WHOIS history refers to the set of records that reveals a domain name’s ownership changes over time. Looking up the historical WHOIS records of the domain name yahoo[.]com on https://whois-history.whoisxmlapi.com, for instance, revealed that its WHOIS record had undergone 1,554 changes since the tool started tracking its modifications in 2012. 

Around 97% of those records are publicly available, including the domain’s change in ownership from registrant Yahoo, Inc! to Oath Inc (formerly AOL). To recall, Verizon-owned AOL acquired Yahoo in 2017.

The ability to look into historical domain name ownership records makes WHOIS history tools handy in threat detection. Among the WHOIS data points the tool provides are:

Registrant/Administrative/Technical contact name
Registrant/Administrative/Technical contact organization
Registrant/Administrative/Technical contact email address
Registrant/Administrative/Technical contact phone number
WHOIS server

In this post, we discussed a few types of domain threats that WHOIS history can help expose.

Phishing and Malware Domains

Phishing is among the top methods cybercriminals use, with almost 147,000 phishing attacks reported in the first half of 2020 alone. The reason behind this is apparent—phishing remains effective.

As such, security teams vigilantly look out for phishing domain names, and WHOIS history can help.

To illustrate, consider the domain name justinstalledpanel[.]com. Historical WHOIS records show that the domain had undergone 440 record changes over 1,642 days of tracking. The registrant organization is ISPsystem LLC.

When security teams search for domain names with the same organization name in their historical WHOIS records, 96 domains would turn up. Tools like Reverse WHOIS API can help simplify the process.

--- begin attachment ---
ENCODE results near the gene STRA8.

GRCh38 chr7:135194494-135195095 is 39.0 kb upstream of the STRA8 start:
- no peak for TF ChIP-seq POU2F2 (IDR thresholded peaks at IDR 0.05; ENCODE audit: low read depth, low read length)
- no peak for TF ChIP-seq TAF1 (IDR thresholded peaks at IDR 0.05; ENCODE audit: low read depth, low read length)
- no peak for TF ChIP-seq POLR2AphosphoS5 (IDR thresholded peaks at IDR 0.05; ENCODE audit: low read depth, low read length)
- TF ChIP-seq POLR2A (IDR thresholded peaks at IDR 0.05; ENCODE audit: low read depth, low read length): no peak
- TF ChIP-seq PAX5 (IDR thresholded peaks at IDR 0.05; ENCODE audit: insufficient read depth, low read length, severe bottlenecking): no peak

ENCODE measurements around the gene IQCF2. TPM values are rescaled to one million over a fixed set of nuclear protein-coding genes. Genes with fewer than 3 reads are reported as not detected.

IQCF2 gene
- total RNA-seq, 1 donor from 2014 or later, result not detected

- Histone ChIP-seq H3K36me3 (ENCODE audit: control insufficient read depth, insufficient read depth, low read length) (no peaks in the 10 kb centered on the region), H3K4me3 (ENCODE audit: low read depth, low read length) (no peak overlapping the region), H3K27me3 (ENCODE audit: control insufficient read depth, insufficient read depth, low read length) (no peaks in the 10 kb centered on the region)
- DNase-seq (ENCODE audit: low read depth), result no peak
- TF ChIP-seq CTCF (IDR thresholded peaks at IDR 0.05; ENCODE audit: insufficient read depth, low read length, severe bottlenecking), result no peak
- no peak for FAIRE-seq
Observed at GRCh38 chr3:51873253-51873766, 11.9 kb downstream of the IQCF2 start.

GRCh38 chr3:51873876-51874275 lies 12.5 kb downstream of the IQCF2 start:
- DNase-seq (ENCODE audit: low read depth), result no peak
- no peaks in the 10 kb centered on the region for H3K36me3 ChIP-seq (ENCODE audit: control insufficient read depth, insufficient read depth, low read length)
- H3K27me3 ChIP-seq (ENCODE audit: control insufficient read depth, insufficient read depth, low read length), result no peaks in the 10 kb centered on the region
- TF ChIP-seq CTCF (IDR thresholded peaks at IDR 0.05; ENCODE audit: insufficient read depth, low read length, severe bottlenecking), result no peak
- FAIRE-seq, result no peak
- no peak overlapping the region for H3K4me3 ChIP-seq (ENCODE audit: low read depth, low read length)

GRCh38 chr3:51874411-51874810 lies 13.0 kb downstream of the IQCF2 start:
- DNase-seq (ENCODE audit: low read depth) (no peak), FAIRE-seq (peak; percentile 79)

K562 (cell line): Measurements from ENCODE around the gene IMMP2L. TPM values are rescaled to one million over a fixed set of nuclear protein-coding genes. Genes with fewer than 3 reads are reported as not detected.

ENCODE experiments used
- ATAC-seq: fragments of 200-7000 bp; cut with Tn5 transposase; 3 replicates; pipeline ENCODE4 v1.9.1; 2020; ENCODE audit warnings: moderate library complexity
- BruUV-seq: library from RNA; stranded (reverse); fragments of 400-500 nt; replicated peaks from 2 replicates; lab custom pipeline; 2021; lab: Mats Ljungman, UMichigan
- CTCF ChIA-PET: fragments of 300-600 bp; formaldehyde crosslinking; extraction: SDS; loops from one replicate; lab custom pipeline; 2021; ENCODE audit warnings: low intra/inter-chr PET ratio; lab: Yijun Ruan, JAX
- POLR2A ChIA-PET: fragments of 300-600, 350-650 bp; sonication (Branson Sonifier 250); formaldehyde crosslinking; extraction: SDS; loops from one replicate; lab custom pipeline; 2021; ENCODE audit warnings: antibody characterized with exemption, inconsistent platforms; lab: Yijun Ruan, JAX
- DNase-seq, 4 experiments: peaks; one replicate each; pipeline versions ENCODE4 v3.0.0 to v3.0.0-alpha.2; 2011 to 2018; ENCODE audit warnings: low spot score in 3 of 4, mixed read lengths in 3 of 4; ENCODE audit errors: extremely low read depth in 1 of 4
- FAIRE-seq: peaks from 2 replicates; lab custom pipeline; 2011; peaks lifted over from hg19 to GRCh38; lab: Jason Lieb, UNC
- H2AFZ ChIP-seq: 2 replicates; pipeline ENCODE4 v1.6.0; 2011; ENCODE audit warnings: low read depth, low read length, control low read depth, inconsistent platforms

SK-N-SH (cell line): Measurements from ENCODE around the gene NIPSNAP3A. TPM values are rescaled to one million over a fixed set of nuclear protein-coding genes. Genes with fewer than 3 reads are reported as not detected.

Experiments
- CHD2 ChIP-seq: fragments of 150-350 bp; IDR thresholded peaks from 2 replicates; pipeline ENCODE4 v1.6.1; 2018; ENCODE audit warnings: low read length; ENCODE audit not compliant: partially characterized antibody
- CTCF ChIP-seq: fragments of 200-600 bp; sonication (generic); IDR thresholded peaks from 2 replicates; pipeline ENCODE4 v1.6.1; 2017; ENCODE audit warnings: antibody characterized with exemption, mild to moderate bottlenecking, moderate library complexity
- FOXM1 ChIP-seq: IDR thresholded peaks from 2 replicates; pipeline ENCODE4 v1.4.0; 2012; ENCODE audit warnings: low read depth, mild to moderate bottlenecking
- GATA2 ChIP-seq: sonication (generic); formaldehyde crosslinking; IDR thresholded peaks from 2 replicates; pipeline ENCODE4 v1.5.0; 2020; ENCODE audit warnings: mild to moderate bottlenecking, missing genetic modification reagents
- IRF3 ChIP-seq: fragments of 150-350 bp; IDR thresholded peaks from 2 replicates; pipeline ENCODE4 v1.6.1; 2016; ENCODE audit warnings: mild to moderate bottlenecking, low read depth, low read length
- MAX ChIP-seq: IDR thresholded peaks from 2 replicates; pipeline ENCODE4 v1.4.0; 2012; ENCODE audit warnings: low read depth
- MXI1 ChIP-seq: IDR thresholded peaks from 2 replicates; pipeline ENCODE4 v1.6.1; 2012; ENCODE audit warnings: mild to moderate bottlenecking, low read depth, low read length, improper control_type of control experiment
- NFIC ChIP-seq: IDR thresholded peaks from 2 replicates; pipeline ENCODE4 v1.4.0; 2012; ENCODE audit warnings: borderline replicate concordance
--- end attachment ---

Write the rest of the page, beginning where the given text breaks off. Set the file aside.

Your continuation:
One of domains is canadacapost[.]info, which can be interpreted as potentially suspicious since it looks similar to canadapost[.]ca, the primary postal service company in Canada. As such, it could figure in phishing attacks against Canadian citizens and those that use the postal service. The same is true for canadacapost[.]com and canadapostca[.]info.

By digging up the WHOIS history records of verified phishing domain justinstalledpanel[.]com, security teams get a list of connected domains that could also, at least theoretically, figure in phishing attacks.

Domains Associated with Cybercriminals

A domain name’s past associations can significantly affect its reputability. In most cases, those that have figured in criminal activities are likely blacklisted. But how about domains that are included in a cybercriminal’s arsenal? A WHOIS history tool can help detect them, enabling organizations to avoid accessing potentially dangerous domains.

We cite mezzo[.]cc as an example. An email from this domain or a third-party vendor using mezzo[.]cc should be treated suspiciously. Its WHOIS history record shows that it was owned by Konstantin Volchkov in April 2017. This name is among five people that are wanted by the Federal Bureau of Investigation (FBI) for their involvement in a hacking campaign using the GozNym malware. The group targeted businesses and financial organizations.
Other domains that have the same registrant contact name in their WHOIS history records are const[.]pw and radostdetyam[.]com. While there are no reports that the domains have figured in malicious attacks, their possible association with a convicted felon could be a cause for concern.


While it’s true that most threat actors use pseudonyms and privacy protection services, some public records could tie them to potentially suspicious and malicious domain names anyway. Third-party risk assessment, threat detection, and other cybersecurity practices can be made more robust when historical WHOIS data is taken into account.